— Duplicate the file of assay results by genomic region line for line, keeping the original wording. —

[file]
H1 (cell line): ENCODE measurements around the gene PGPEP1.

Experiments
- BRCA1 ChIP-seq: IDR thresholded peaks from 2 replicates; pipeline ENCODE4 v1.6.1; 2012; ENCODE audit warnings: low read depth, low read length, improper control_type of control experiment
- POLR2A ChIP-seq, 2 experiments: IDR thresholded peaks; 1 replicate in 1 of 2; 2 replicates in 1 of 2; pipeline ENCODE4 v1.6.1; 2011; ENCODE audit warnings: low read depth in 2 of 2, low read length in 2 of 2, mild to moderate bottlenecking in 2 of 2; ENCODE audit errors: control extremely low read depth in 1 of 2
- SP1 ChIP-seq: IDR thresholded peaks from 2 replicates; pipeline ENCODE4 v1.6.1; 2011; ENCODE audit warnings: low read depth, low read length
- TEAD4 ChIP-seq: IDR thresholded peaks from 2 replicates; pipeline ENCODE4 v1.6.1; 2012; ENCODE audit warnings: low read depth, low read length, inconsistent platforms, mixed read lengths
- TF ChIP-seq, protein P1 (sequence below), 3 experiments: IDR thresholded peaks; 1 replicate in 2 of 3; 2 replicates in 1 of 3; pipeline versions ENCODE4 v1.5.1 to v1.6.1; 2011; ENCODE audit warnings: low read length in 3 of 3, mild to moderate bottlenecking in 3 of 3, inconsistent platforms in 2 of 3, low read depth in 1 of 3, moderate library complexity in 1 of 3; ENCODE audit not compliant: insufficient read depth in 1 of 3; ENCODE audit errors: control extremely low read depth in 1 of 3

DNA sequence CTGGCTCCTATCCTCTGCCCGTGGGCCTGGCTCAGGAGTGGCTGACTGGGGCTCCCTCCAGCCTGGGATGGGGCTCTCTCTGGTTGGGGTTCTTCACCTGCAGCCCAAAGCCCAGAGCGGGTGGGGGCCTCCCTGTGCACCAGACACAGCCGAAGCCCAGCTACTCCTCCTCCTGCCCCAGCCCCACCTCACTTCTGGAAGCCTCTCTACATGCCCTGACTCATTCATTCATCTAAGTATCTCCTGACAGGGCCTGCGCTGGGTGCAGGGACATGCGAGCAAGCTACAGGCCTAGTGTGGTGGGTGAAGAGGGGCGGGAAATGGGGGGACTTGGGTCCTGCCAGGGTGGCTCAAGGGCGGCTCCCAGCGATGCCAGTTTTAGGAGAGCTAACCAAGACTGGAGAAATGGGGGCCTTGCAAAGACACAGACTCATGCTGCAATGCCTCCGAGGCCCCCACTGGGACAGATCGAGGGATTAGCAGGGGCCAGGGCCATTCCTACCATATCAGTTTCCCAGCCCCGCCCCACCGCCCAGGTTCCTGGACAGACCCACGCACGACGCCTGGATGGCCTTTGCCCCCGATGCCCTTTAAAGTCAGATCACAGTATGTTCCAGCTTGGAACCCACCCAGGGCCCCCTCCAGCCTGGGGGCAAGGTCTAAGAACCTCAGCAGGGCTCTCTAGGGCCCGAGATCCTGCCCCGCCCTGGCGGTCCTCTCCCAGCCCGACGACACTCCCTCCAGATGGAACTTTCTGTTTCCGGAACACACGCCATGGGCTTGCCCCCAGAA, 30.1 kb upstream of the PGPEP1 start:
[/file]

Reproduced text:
H1 (cell line): ENCODE measurements around the gene PGPEP1.

Experiments
- BRCA1 ChIP-seq: IDR thresholded peaks from 2 replicates; pipeline ENCODE4 v1.6.1; 2012; ENCODE audit warnings: low read depth, low read length, improper control_type of control experiment
- POLR2A ChIP-seq, 2 experiments: IDR thresholded peaks; 1 replicate in 1 of 2; 2 replicates in 1 of 2; pipeline ENCODE4 v1.6.1; 2011; ENCODE audit warnings: low read depth in 2 of 2, low read length in 2 of 2, mild to moderate bottlenecking in 2 of 2; ENCODE audit errors: control extremely low read depth in 1 of 2
- SP1 ChIP-seq: IDR thresholded peaks from 2 replicates; pipeline ENCODE4 v1.6.1; 2011; ENCODE audit warnings: low read depth, low read length
- TEAD4 ChIP-seq: IDR thresholded peaks from 2 replicates; pipeline ENCODE4 v1.6.1; 2012; ENCODE audit warnings: low read depth, low read length, inconsistent platforms, mixed read lengths
- TF ChIP-seq, protein P1 (sequence below), 3 experiments: IDR thresholded peaks; 1 replicate in 2 of 3; 2 replicates in 1 of 3; pipeline versions ENCODE4 v1.5.1 to v1.6.1; 2011; ENCODE audit warnings: low read length in 3 of 3, mild to moderate bottlenecking in 3 of 3, inconsistent platforms in 2 of 3, low read depth in 1 of 3, moderate library complexity in 1 of 3; ENCODE audit not compliant: insufficient read depth in 1 of 3; ENCODE audit errors: control extremely low read depth in 1 of 3

DNA sequence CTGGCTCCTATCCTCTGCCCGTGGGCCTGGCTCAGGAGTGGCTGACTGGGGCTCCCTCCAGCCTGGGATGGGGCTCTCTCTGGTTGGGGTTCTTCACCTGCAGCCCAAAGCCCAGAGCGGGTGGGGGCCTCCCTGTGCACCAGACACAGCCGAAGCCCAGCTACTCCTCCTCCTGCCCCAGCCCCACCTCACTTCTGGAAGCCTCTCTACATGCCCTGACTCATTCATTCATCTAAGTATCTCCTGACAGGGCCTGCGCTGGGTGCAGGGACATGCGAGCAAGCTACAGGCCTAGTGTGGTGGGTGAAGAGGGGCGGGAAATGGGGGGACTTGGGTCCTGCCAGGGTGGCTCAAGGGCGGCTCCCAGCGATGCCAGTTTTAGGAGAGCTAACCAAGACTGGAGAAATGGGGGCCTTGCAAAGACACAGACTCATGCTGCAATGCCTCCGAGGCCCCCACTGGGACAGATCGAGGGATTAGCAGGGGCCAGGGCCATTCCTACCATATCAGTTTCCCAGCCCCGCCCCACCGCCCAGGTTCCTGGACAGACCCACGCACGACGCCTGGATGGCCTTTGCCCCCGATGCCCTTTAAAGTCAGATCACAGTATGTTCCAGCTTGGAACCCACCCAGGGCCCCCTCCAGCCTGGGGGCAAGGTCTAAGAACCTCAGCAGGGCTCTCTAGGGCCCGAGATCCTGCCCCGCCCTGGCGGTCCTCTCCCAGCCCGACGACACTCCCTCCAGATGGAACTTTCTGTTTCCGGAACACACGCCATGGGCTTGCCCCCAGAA, 30.1 kb upstream of the PGPEP1 start: